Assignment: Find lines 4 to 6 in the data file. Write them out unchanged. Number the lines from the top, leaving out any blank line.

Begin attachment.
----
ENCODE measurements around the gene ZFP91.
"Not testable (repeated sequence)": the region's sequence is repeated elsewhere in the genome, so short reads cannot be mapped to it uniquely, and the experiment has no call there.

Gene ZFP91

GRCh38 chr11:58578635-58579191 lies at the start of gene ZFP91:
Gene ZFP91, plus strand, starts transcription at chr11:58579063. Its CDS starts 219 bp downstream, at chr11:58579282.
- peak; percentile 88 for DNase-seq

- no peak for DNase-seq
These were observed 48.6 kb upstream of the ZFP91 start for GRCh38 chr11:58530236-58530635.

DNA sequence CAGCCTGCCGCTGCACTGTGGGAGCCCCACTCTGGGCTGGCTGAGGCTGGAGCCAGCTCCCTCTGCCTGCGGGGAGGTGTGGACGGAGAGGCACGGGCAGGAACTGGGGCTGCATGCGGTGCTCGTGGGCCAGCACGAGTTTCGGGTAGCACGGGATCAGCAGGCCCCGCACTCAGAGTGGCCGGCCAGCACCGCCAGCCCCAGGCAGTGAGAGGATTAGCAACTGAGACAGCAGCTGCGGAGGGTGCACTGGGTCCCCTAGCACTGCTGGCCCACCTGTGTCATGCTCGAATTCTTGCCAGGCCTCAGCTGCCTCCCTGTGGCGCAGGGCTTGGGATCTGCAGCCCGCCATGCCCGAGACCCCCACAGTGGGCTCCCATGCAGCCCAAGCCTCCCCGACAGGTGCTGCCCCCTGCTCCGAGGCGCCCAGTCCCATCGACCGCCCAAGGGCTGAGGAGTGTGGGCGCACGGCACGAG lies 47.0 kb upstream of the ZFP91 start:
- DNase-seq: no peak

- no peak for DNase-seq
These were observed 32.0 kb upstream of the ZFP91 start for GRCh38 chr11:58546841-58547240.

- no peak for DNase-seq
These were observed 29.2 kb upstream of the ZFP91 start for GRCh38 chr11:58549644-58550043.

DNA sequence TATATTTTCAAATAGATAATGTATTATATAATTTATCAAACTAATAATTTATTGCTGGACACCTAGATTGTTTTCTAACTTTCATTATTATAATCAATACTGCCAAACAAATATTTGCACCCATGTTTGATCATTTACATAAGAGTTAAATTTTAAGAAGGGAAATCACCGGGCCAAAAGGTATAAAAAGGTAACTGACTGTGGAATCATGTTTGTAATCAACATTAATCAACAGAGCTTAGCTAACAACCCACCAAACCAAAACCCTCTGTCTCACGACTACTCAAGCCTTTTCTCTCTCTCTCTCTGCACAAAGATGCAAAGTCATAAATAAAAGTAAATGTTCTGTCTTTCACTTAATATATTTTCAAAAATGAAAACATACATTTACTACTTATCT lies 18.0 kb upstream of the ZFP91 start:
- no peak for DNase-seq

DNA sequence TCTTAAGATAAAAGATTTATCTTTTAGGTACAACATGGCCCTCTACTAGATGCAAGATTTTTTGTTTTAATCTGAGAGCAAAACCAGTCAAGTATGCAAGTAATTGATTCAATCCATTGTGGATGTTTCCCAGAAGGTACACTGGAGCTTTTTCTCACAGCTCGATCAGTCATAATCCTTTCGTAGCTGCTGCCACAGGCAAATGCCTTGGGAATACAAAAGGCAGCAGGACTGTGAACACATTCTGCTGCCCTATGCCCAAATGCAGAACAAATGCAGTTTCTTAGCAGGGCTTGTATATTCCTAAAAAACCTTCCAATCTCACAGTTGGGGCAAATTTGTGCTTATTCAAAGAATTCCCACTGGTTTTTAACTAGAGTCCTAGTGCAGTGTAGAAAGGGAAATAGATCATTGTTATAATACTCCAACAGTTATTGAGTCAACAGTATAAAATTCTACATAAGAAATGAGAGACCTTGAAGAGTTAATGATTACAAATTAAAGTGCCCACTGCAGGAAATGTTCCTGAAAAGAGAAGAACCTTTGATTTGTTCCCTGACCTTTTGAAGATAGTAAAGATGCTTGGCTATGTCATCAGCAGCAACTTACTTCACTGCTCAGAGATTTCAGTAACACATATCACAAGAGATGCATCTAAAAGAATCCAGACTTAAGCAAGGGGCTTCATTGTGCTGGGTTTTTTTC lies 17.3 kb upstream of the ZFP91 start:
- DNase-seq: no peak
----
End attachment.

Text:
GRCh38 chr11:58578635-58579191 lies at the start of gene ZFP91:
Gene ZFP91, plus strand, starts transcription at chr11:58579063. Its CDS starts 219 bp downstream, at chr11:58579282.
- peak; percentile 88 for DNase-seq